I have been a passenger in a vehicle operated by someone wearing NVGs a few times, but never drove myself. I suppose it is something I ought to do; I actually have the opportunity tonight, as a friend and I are going to get a little night shooting practice in. I'll take the UTV for a little spin.
hrcjon, it seems you are well-versed in NVG stuff. Any recommendations of things to tinker with, based on unique or eye-opening experiences you've had with NVGs?
from the abyss
The NVGs we used when I was in back in the 80s were very difficult to drive with. There was no depth perception, so while you could drive and stay on a straight stretch just fine, taking curves or turning corners was really difficult often resulting in turning too early or too late.
I would assume newer generations have corrected this issue.
"How dreadful are the curses which Mohammedanism lays on its votaries! Besides the fanatical frenzy, which is as dangerous in a man as hydrophobia in a dog, there is this fearful fatalistic apathy." Winston Churchill
The newer ones only obscure one eye, or have an aperture for each eye, as opposed to only one aperture in the center. Depth perception is improved, but it's still aggravating sometimes.
I did some NVG stuff last night.
Drove a UTV; it was pretty simple, but it was over familiar terrain, and not terribly far. For someone comfortable with NV in other applications, the driving doesn't really present any new challenges. That changes if you need to be able to monitor instruments inside the vehicle though.
Tried shooting through the red dot with my non-NVG eye, with the dot superimposed in my NVG FOV. Didn't work super well. Not easy to pick up the dot because of the unconventional stock weld. All shots hit four to six inches low and left of the POI at seven yards; maybe due to a parallax issue of some sort, compounded by each eye looking through various lenses perhaps.
A big take-away from this outing was the advantage of an illuminator that can be fired at the same time as the laser. I have a Unity Tactical Sync switch on one rifle, and this was my first time messing with it. At close ranges, it cleans up the laser dot a lot, and allows for more precise aiming. The laser by itself blooms quite a bit, and the surrounding IR illumination serves to eliminate that bloom. I know more sophisticated laser units have this option built-in; with my OTAL and Surefire Vampire, the Unity switch is the way to get it done, and it works quite well indeed. The only downside to the Unity switch is the real-estate it requires. You can pretty much forget about putting it on the top rail of a short gun.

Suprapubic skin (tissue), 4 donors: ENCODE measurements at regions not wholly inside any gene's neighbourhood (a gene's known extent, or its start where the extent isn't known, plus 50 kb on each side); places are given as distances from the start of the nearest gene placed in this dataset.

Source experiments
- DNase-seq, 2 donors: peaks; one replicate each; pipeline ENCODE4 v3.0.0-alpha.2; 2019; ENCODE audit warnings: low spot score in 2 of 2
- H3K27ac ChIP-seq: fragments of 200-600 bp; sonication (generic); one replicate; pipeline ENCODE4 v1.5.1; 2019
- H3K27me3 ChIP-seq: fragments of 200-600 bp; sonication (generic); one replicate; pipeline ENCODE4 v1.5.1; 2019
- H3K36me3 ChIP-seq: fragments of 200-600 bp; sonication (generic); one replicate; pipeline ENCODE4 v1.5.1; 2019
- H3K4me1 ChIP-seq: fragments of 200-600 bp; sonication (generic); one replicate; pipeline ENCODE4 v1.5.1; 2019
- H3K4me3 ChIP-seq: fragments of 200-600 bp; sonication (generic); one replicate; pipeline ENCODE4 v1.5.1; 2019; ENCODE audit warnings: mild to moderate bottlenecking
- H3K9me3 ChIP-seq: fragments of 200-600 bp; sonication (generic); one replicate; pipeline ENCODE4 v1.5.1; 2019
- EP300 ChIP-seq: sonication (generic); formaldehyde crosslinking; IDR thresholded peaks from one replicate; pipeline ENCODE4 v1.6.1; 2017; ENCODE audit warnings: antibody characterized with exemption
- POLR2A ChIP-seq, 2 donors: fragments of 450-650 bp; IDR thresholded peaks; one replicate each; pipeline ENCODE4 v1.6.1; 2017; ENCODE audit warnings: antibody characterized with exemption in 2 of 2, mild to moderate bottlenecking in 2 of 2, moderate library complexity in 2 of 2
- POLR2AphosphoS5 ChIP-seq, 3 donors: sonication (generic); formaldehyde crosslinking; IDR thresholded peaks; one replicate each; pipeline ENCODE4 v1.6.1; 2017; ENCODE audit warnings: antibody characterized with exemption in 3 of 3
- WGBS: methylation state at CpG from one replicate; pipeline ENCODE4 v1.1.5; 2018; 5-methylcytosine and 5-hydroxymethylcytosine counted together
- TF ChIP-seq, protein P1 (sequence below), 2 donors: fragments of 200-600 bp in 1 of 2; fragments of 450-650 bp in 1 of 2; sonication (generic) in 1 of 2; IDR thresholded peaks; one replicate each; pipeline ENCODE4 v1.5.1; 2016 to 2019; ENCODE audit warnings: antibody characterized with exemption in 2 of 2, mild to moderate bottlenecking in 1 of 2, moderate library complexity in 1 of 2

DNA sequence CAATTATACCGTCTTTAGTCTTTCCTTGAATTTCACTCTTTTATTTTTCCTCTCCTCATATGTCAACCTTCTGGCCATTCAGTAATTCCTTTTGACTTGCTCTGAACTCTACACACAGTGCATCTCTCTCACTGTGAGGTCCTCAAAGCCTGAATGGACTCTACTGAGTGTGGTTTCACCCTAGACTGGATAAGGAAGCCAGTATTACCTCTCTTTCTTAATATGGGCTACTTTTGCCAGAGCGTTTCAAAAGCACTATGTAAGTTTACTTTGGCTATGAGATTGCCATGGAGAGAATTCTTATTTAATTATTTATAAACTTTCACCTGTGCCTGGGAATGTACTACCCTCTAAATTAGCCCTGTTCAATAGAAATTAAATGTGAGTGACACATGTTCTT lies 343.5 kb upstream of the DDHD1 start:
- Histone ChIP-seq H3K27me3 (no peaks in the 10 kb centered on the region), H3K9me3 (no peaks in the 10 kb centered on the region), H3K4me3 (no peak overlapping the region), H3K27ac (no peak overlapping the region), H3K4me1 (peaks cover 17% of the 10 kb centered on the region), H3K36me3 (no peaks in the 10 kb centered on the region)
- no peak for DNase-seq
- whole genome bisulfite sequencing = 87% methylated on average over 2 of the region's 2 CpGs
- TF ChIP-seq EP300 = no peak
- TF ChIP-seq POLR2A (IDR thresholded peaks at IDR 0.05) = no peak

Another thing I wanted to assess was the potential of a gas cloud obscuring the target, when using a piston gun. A friend had previously mentioned experiencing this with his Sig 516: the vented gasses, when illuminated by the laser or illuminator, sometimes obscured his view of the target. I used a gun with a Superlative Arms piston kit; I did not experience this phenomenon.
Another takeaway is white phosphorous NV is badass. I have a gen3 ITT green PVS14. A friend recently got a white phos PVS14 from, I believe, Night Ops Tactical. It is the shit. If anyone is seriously in the market for a PVS14, I recommend ponying up the extra cash for the white phos. I have only experienced it one other time, and that was a brief view through a PVS31. It is awesome. Is it awesome enough that I am itching to offload my green to partially fund a white? No. I am accustomed to the green, and I have it already. If someone is in the market for their first PVS14 though, you'd do well to give it a serious look; it's worth the extra money.
Also shot a bit with white light last night. This is something I don't do enough. In that home defense scenario, you ain't putting on the helmet with the NV. It's damned important to practice with white light and, I think, people who own night vision are maybe less likely to do so, due to prioritizing the use of their investments.
Another thing I noted, that I need to prioritize, is some practice in environments with light pollution. A security light is always on by an outbuilding where I live, and creates some interesting conditions. I know this is a huge factor in urban scenarios, and good illuminators come into play in a big way, when you need to cut into shadows.
One more thing, not necessarily night vision related, is wearing gear can really suck. If a plate carrier or load-bearing vest is in anyone's equipment intended for use during the "real deal", be sure to use it every now and then, on a range trip. I opted to wear a slick, low-pro plate carrier under my minimalist chest rig last night, and my friggen back hurt. Just a side note. And yes, I would like some cheese with my whine.
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my old friend
I have never has an issue with this gas cloud issue in all of my NV shooting.
I just get barrel signature on my thermal as it heats up from all the killing.
Eeewwww, don't touch it!
Here, poke at it with this stick.
A hot barrel or silencer will actually have an IR signature as well as a thermal signature.
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